Q. What does it means for there to be a “circuit split?”
We mentioned the possibility of a circuit split in the article without really explaining it, so here’s a quick primer on federal courts. District courts are where trials take place, civil and criminal, and where the courts collect and assess evidence. When one side loses at the district court, they can appeal to a higher court, called a U.S. Court of Appeals. There are thirteen of them: eleven based on geography, one dedicated to federal claims like patents or copyrights, and one in D.C. which hears mostly cases related to the federal government. The geographic divisions can be huge (the Ninth Circuit is basically the western fifth of the U.S.) or relatively small (the Third Circuit is just Delaware, New Jersey, and Pennsylvania.
People often assume that federal law is a uniform thing, but that’s far from true. Unless and until the Supreme Court issues a definitive ruling on a subject, it’s open to interpretation. And, because the Supreme Court only hears 90 or so cases per year (and many of those cases are about civil and criminal procedure, rather than substantive law), questions about a particular law are unlikely to be heard at the Supreme Court, ever. So it is the intermediate appellate courts, the Circuits, where most analyses of laws reach their final adjudication. For some, that seems a little unsatisfying, because not reaching the Supreme Court seems like ending a season in the playoffs. But the reality is that the judges at the Circuit Courts are of such a high caliber and their rulings so respected that a ruling by a Circuit is much more like the Superbowl than the playoffs.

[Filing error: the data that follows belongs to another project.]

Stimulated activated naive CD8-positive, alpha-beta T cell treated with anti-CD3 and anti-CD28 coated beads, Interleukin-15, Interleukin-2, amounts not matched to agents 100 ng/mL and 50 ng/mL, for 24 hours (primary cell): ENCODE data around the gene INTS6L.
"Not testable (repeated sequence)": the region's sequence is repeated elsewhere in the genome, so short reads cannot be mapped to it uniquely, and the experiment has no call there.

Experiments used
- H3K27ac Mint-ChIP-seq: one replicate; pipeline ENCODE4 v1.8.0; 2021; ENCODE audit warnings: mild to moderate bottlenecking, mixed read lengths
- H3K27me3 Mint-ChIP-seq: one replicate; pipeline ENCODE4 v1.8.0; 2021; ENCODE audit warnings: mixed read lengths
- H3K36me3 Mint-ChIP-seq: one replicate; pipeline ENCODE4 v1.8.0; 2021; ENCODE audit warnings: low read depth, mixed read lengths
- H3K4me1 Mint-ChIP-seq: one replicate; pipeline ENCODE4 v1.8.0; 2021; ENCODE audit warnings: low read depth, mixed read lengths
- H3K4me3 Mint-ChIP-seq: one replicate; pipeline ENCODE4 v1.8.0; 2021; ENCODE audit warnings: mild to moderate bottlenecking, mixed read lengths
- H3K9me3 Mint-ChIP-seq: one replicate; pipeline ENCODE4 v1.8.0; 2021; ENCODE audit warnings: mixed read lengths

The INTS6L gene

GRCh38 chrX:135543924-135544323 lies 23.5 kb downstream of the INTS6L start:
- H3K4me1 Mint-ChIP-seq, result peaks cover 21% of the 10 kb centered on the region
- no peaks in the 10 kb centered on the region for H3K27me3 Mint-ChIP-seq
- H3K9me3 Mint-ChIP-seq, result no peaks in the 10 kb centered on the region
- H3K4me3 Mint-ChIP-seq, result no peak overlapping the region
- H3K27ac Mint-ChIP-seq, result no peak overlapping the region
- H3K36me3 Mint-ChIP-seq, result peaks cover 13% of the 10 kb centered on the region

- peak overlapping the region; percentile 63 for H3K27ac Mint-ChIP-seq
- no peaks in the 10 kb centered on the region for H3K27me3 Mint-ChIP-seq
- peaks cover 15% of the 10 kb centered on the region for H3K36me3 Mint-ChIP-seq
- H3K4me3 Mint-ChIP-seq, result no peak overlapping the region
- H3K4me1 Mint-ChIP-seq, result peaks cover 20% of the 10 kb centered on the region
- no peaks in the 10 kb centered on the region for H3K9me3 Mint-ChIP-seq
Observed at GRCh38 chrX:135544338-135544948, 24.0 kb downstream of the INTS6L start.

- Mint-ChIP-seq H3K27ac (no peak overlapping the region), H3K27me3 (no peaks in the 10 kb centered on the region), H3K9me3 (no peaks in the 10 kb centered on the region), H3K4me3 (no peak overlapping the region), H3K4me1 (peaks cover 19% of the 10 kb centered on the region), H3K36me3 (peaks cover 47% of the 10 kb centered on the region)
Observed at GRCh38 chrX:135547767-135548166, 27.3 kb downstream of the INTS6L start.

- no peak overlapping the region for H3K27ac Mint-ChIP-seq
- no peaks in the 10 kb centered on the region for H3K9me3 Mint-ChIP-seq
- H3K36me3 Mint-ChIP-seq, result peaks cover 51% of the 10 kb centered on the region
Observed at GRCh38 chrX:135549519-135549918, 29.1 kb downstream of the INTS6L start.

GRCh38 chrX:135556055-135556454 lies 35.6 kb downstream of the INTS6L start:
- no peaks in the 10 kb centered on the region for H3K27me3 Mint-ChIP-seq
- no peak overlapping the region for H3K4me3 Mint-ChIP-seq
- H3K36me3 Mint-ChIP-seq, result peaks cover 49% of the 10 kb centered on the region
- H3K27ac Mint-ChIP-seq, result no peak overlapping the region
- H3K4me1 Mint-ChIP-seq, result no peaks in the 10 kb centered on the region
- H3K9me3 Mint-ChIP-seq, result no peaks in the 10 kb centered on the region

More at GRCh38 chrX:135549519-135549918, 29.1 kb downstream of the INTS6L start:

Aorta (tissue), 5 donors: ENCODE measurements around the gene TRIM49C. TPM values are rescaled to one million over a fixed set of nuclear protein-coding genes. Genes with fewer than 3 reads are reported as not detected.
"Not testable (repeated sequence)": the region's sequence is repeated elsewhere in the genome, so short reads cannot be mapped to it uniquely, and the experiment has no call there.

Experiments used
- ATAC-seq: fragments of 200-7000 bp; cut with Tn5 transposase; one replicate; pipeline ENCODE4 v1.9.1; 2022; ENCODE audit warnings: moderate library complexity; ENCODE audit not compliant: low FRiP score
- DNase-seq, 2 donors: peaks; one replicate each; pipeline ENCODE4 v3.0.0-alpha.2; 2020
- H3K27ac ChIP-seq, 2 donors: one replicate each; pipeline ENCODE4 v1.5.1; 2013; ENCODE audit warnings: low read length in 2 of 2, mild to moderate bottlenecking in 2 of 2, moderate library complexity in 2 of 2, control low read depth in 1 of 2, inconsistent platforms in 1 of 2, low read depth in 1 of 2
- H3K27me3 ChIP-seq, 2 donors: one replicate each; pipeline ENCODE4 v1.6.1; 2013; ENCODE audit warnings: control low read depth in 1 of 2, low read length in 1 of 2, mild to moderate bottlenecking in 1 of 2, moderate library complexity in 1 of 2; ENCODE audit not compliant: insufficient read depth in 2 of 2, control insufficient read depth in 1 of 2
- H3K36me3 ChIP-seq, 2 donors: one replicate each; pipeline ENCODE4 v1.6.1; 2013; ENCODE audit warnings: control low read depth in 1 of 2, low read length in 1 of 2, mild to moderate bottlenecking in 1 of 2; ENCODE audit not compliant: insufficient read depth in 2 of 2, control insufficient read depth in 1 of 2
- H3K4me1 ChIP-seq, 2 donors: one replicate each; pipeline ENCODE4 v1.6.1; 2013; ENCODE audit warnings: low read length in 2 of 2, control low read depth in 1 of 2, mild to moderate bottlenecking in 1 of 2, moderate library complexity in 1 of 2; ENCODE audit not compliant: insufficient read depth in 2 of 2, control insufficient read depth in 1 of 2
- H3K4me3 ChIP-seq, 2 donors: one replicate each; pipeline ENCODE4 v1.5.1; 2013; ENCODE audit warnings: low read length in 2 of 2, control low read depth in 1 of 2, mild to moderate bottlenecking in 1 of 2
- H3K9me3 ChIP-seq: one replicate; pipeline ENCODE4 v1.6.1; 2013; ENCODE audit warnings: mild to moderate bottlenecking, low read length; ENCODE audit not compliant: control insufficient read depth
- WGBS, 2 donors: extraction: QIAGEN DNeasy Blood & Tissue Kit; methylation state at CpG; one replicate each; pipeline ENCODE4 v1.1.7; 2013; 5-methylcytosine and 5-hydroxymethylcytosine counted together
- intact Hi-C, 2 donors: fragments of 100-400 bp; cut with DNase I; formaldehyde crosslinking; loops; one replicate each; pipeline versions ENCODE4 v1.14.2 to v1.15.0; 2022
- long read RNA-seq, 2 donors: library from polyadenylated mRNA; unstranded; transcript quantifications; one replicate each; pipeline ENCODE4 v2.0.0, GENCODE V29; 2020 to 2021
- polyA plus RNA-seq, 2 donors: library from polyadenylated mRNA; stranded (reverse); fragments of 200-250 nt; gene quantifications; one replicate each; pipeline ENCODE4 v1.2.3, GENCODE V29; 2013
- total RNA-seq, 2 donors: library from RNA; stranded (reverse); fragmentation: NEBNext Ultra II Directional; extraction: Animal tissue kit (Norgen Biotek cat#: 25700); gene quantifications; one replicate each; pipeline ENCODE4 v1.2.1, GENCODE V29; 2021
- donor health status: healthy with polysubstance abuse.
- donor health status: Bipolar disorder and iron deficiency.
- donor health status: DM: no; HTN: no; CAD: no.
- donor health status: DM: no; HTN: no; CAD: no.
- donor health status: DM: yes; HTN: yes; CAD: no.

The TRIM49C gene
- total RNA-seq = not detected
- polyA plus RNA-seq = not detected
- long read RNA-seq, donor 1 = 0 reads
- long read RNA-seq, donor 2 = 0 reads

For that very reason, the Circuits will often disagree among themselves and, if the disagreement is fundamental enough, it creates what is known as a “circuit split.” If the Ninth Circuit says that the Computer Fraud and Abuse Act doesn’t apply to non-forcible commercial access to data, that’s a reasonable interpretation of the statute. And if the Eleventh Circuit says that the CFAA definitely applies to non-forcible commercial access to data, that’s a reasonable interpretation too. Either one of the Circuits could be right, but there can’t be two (or more) conflicting interpretations of a law in the country at once — which is why we said that scraping can’t be legal in Fresno but illegal in Fort Lauderdale. But that’s exactly the situation we have now. The only way to resolve the dispute is for the Supreme Court to hear and decide the matter once and for all. As Justice Jackson once said of the highest Court, “we are not final because we are infallible, but we are infallible because we are final.”